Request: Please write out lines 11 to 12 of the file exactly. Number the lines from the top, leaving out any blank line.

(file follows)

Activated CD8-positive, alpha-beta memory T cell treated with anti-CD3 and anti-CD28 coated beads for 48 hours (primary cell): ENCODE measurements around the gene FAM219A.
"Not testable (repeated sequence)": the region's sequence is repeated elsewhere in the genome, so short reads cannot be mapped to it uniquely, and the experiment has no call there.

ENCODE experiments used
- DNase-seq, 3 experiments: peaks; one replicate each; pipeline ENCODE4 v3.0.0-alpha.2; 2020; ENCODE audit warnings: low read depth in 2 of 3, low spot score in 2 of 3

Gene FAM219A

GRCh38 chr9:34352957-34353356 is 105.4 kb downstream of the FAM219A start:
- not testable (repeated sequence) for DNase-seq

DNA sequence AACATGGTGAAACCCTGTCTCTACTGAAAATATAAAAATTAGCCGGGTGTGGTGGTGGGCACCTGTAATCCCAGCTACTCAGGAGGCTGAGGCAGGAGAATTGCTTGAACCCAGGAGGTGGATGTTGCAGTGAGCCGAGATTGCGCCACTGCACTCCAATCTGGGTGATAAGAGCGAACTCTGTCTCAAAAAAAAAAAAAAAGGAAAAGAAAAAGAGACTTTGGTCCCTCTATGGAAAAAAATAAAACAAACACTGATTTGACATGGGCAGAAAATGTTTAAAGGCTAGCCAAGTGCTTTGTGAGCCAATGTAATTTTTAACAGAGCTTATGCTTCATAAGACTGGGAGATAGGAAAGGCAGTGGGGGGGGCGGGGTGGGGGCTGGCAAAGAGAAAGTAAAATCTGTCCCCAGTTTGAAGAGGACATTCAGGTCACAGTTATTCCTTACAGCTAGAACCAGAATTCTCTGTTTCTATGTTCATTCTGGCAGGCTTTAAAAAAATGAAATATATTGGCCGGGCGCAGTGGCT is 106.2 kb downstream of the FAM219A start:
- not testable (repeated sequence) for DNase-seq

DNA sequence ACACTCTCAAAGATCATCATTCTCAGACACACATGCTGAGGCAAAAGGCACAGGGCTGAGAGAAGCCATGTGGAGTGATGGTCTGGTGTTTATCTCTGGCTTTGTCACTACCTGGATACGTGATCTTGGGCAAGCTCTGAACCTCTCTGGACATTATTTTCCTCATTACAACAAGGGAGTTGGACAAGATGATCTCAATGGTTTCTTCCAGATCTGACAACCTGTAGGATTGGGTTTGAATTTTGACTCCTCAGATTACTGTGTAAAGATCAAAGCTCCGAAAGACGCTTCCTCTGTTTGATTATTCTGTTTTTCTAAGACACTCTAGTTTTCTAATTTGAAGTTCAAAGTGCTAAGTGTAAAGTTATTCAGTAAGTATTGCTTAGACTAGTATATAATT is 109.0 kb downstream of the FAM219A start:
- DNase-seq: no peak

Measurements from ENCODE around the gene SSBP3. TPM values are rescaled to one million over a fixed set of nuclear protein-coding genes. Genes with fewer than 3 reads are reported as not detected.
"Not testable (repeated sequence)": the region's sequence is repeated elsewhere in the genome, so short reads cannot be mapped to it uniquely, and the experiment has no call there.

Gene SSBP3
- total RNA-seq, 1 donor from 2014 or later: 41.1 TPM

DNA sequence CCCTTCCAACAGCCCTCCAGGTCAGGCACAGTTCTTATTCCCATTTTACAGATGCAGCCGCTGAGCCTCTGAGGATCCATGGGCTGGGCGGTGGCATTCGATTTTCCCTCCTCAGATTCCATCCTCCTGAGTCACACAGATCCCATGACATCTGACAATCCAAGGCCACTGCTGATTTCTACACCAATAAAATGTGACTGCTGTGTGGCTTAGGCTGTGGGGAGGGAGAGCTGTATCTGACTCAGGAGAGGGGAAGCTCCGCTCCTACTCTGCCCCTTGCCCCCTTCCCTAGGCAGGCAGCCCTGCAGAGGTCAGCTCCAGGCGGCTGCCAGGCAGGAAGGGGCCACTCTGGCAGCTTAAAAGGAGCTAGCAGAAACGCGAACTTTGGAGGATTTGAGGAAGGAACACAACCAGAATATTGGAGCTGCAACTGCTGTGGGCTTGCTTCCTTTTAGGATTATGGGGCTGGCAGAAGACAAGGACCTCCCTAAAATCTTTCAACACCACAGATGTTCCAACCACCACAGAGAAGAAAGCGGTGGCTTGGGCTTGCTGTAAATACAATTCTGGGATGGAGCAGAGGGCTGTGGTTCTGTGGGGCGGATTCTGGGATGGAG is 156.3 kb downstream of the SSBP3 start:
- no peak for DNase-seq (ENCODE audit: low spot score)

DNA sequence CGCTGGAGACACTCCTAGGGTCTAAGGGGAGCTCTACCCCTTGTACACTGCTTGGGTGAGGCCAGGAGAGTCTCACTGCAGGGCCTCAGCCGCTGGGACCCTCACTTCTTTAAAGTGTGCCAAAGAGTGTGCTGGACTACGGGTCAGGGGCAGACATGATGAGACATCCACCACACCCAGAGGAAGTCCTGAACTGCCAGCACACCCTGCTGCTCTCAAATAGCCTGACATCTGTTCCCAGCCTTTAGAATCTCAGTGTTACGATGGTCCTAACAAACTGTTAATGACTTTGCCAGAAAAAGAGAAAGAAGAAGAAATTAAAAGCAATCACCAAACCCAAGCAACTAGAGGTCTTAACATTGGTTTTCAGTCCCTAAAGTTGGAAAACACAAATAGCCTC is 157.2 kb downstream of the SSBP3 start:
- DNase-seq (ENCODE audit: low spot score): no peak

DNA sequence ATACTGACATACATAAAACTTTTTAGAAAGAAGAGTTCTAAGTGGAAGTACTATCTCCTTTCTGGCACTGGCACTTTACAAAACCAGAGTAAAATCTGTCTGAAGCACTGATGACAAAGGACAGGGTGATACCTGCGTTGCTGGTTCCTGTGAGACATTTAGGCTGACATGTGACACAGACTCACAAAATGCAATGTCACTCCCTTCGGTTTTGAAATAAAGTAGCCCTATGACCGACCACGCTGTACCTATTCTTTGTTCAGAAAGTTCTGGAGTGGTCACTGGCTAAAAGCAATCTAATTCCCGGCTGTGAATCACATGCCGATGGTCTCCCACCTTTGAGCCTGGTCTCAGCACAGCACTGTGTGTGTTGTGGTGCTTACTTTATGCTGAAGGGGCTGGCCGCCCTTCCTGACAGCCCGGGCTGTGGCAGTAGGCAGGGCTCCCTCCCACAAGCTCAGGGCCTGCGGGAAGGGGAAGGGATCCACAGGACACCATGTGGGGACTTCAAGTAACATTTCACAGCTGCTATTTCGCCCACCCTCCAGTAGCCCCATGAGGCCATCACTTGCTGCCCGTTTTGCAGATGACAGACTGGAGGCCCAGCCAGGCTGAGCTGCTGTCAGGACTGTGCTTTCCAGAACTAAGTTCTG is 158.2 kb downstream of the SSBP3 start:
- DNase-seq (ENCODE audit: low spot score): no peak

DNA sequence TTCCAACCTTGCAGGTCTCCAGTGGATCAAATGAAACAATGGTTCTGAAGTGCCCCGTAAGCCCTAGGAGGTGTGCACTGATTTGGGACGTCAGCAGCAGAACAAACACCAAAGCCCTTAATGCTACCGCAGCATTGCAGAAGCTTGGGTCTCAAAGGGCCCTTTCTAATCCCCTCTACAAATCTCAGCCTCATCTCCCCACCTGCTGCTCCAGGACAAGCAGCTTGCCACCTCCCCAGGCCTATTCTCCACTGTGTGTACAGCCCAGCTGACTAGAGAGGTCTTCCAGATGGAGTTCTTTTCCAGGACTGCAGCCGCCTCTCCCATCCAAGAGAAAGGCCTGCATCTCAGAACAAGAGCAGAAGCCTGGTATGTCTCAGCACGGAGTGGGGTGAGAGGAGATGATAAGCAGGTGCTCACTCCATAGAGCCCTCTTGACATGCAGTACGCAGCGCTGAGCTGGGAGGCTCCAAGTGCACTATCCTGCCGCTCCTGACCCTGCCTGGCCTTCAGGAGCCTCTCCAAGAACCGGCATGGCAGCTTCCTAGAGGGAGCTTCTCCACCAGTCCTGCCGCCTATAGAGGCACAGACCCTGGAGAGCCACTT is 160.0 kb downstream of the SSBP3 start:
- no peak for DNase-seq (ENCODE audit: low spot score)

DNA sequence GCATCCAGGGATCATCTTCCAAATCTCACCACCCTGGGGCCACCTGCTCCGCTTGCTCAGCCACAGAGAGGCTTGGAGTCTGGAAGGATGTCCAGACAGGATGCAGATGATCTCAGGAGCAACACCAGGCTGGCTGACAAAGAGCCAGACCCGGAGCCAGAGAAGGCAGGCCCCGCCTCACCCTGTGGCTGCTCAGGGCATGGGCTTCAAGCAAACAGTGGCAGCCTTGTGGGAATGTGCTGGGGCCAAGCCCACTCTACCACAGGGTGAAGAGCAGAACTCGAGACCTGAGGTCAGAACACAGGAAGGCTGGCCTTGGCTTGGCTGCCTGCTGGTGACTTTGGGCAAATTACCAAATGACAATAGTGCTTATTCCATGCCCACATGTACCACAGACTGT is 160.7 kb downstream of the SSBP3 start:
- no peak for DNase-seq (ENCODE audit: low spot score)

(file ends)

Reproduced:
- DNase-seq: no peak

Measurements from ENCODE around the gene SSBP3. TPM values are rescaled to one million over a fixed set of nuclear protein-coding genes. Genes with fewer than 3 reads are reported as not detected.